Hospitality New Zealand has pushed back at a health expert's claim that hospitality venues are high risk, saying restaurants and cafes are safe settings, and is calling on consumers to continue frequenting them.
University of Auckland infectious diseases expert Associate Professor Siouxsie Wiles had said that indoor hospitality venues where people do not wear masks pose a high risk of Covid transmission.
"Transmission through the air does mean some environments are higher risk than others - especially indoor environments where people are not wearing masks," Wiles said.
"This is why I am concerned about hospitality and other similar venues.
"It doesn't matter if groups of people are seated one metre away from each other, if they are indoors, especially if the place is badly ventilated, then the risk of transmission is high and we've seen lots of examples of Omicron spreading in these types of settings overseas."
Improving ventilation and introducing air-purifiers were ways to reduce this risk, she said.
But Hospitality NZ CEO Julie White says hospitality venues are now considered low risk with proper red light settings in place.
"Because all our workforce is vaccinated, and all the guests who come into the venues are vaccinated. We also have control measures such as 'seated and separated'," she told the Herald.
"The sector has been preparing for this with the Government."
Capacity limits of 100 also lower the transmission risk and help to make hospitality venues safer than household gatherings for example, she said.
White is encouraging consumers to wear masks where practical, and many do mask up when they leave their tables, she said. "It's pretty hard to have a mask on when eating."
Many in the sector are heaving a sigh of relief that there isn't a lockdown at this stage, but are expecting a traditional dip in consumer confidence that happens after every major Covid announcement or setting change.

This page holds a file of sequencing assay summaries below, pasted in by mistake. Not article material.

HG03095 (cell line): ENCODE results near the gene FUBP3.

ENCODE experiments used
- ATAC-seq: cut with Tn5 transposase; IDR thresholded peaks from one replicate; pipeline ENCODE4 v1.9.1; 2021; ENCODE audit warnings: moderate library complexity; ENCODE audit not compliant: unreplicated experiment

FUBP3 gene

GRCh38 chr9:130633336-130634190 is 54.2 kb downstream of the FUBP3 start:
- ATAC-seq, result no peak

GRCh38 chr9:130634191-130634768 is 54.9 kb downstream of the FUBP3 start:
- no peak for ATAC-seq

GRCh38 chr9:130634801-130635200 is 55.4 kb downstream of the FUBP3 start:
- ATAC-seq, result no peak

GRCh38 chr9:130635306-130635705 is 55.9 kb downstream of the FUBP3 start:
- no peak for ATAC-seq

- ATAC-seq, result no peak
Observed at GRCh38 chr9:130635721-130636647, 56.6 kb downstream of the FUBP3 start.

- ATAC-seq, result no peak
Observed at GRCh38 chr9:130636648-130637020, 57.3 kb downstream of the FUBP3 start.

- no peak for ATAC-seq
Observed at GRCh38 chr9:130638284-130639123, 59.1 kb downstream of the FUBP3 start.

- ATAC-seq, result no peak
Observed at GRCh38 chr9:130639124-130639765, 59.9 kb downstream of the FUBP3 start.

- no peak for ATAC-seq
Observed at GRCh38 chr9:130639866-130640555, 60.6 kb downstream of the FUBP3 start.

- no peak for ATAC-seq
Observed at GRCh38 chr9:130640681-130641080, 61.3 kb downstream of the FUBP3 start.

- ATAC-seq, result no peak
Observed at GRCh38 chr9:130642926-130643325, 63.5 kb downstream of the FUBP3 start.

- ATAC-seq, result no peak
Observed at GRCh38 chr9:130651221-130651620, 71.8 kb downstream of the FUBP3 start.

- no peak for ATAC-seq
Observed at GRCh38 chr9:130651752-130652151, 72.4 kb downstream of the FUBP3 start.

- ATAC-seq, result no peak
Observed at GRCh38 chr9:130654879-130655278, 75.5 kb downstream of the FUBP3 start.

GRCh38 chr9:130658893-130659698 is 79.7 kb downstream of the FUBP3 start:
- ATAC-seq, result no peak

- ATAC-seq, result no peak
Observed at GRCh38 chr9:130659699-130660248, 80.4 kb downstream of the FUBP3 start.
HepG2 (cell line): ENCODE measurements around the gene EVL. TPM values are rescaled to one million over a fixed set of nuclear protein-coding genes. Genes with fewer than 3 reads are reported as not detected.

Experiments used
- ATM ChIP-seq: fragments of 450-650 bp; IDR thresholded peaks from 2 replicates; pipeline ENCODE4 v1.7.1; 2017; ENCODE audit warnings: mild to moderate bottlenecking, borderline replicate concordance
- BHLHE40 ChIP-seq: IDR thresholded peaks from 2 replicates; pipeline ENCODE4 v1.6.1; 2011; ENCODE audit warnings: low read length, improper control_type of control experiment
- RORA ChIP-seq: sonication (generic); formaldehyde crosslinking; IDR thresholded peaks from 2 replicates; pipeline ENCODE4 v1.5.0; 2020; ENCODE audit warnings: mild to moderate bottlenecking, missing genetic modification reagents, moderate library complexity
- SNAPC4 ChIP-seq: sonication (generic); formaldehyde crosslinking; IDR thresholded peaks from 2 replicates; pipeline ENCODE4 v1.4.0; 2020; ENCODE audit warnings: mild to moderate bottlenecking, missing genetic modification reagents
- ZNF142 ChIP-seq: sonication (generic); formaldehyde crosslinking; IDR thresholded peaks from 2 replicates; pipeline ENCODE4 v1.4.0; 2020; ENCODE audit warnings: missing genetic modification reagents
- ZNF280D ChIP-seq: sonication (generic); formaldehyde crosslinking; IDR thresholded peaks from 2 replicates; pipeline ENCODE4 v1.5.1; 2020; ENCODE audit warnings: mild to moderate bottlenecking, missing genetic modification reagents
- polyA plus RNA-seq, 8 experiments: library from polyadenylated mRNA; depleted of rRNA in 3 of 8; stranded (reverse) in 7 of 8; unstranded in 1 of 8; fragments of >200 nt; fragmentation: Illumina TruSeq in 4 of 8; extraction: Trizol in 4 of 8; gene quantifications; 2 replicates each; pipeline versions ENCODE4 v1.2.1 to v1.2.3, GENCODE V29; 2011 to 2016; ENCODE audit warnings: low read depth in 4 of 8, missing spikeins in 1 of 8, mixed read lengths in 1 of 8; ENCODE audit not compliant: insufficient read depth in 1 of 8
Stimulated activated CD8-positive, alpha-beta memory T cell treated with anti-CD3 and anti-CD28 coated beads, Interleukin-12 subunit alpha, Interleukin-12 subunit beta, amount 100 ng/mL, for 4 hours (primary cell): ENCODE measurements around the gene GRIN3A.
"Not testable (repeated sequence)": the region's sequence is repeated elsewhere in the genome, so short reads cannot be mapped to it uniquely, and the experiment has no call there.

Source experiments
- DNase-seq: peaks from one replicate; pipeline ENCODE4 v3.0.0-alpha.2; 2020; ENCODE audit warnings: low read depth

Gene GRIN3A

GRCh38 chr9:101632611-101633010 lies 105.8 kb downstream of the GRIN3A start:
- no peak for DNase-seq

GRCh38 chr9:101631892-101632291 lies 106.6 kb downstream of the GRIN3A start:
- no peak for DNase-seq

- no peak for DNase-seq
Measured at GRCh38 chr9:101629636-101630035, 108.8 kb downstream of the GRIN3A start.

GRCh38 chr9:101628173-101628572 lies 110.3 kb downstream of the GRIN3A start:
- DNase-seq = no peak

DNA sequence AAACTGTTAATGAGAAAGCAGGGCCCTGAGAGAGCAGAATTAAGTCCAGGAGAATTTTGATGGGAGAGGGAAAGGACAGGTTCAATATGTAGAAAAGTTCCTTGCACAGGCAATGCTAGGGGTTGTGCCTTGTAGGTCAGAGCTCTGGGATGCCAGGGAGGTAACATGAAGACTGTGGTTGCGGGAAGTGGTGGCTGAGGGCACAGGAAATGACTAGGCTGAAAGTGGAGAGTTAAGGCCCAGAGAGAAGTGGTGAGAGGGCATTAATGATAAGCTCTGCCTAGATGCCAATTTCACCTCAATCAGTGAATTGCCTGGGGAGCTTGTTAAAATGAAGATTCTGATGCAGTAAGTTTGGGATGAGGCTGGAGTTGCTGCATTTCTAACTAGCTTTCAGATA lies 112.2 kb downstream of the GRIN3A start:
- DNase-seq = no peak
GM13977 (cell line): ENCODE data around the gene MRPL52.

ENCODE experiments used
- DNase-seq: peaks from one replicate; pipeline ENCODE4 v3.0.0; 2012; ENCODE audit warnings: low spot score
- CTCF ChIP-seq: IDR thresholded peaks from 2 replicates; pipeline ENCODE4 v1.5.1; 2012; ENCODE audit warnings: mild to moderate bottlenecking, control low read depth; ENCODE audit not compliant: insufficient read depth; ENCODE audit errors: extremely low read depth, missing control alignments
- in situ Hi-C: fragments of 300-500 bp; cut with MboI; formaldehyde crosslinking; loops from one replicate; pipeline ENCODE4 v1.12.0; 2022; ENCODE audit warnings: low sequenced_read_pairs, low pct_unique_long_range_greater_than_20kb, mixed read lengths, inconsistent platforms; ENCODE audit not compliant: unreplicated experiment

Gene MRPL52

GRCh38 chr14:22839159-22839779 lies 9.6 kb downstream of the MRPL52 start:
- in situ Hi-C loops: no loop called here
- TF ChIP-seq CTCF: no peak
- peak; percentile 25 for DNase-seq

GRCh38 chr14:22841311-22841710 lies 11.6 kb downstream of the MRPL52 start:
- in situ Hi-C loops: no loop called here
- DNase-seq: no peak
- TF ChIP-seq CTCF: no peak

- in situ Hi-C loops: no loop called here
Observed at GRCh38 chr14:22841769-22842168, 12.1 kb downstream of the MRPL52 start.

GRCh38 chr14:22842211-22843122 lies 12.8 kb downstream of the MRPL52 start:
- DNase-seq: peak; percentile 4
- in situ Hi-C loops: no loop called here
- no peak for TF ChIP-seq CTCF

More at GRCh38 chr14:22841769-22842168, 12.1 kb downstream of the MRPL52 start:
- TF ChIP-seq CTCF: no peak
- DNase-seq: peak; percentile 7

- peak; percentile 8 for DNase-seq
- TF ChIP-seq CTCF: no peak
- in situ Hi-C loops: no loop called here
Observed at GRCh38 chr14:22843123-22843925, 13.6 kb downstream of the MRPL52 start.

The uncertainty over how long New Zealand will be at the red light setting is another challenge.
"These are really important details for business owners to make decisions," White said. "What type of bookings to take, how many days of the week should they open?"
She is also concerned about the number of businesses who will not be able to open their doors because of the ongoing staff shortage, likely to be worsened by an Omicron outbreak.
"We're so short-staffed, we won't have people to replace those people who are isolating."
Restaurant Association CEO Marisa Bidois agrees. The association is calling for financial support for businesses to work through this new variant.
"We know from the Omicron outbreak in other countries that the spread of this variant has caused a lot of uncertainty for businesses who are closing because of staff shortages as a result of exposure."
Bidois said the red light setting will restrict numbers and reduce overall revenue for businesses.
"We would like to see a reintroduction of the wage subsidy and resurgence payments for those business most impacted by the restrictions," she said.